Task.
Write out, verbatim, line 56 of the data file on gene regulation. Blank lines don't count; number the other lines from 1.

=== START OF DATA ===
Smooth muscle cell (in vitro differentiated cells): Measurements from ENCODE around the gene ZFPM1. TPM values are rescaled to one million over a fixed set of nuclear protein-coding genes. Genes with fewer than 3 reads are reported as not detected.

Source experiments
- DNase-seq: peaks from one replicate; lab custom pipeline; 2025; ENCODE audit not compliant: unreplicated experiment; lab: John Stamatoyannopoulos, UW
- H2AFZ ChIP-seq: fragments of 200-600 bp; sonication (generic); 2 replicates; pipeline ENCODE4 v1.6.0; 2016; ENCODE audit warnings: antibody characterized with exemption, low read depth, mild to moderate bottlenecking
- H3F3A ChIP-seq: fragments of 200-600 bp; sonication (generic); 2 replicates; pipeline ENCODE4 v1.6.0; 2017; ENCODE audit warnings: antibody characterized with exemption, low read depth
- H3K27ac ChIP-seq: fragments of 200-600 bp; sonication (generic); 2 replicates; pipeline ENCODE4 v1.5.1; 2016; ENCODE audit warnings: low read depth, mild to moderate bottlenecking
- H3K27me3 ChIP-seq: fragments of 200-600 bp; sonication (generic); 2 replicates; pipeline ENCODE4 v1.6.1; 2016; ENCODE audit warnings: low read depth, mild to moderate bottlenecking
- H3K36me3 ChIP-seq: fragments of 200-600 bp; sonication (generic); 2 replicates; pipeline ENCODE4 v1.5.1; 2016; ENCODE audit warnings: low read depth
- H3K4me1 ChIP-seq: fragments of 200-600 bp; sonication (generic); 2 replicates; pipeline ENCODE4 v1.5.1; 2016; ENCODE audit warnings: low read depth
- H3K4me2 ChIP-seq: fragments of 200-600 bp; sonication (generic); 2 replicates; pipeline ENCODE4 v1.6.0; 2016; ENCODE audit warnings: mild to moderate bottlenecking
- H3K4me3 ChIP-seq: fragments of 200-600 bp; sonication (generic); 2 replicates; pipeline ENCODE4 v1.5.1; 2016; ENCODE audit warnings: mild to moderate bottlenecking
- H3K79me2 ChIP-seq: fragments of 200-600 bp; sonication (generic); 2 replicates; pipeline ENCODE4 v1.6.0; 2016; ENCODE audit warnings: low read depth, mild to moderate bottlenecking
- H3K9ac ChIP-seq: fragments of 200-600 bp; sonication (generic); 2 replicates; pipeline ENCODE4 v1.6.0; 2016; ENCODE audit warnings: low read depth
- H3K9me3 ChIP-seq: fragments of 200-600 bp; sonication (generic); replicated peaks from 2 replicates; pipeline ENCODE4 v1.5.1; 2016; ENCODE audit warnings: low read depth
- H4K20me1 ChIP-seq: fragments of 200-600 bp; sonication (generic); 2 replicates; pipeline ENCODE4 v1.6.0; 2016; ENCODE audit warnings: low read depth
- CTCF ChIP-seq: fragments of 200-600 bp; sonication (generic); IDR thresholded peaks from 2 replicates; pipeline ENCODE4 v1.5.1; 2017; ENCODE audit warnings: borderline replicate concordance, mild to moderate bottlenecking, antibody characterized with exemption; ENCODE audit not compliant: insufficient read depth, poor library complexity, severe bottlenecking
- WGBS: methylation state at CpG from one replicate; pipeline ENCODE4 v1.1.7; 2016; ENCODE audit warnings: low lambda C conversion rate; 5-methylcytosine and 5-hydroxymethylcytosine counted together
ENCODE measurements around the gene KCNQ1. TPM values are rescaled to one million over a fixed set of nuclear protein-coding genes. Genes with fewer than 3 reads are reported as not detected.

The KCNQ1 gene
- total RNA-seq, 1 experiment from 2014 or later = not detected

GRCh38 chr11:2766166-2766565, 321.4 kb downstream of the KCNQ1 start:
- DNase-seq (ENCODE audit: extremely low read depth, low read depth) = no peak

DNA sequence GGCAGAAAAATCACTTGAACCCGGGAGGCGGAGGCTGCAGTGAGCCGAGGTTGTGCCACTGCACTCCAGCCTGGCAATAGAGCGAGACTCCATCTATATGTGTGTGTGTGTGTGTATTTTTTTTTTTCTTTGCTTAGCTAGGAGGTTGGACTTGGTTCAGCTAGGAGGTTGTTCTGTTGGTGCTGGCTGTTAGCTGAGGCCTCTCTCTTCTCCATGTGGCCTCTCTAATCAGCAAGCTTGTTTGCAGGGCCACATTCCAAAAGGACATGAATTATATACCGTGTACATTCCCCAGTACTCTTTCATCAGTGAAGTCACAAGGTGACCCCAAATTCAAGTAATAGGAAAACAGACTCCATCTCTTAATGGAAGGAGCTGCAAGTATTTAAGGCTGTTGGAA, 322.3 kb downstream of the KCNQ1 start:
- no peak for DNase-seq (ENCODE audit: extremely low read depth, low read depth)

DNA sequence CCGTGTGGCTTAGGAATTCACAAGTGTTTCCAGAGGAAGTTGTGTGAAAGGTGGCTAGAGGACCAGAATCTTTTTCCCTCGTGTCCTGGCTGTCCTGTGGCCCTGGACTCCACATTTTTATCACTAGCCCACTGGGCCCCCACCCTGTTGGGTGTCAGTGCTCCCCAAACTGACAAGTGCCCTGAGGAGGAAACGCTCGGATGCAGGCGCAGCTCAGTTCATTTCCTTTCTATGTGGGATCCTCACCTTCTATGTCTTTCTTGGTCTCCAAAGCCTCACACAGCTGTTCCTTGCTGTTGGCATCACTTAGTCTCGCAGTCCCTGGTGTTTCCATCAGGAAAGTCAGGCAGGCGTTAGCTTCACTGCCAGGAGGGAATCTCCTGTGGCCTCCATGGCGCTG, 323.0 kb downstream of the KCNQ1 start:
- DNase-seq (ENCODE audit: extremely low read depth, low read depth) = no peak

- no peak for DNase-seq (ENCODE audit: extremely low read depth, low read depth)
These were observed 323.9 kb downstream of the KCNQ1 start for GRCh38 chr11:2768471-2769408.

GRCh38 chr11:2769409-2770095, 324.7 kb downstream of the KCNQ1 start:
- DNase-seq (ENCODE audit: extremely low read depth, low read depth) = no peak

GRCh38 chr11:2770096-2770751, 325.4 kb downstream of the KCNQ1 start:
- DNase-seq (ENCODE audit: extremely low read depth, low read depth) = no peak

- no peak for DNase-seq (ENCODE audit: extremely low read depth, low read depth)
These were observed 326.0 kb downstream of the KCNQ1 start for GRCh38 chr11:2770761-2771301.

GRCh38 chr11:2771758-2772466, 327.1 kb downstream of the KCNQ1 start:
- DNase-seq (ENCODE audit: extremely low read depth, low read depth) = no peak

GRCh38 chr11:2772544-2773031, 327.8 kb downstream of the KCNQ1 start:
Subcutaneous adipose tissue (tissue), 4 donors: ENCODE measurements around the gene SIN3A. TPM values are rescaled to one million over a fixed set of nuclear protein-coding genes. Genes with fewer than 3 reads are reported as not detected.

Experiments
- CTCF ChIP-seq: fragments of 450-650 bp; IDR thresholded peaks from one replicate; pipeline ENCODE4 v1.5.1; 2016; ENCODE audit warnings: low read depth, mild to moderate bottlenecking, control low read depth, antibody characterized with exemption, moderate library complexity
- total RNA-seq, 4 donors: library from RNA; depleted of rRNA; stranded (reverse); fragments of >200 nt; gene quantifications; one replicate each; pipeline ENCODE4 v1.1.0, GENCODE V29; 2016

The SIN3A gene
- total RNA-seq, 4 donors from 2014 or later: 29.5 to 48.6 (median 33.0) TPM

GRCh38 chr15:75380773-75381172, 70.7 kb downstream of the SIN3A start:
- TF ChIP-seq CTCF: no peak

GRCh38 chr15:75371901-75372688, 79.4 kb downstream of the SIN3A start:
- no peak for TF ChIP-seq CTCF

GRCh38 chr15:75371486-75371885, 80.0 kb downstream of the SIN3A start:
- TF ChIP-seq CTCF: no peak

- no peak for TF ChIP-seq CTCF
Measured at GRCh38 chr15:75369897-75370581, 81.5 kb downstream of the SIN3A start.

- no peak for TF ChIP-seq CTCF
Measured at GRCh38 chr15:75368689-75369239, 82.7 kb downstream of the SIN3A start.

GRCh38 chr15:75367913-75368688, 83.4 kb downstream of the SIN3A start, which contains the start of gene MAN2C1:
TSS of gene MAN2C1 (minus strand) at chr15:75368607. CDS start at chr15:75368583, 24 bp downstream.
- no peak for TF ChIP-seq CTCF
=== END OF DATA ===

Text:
- no peak for TF ChIP-seq CTCF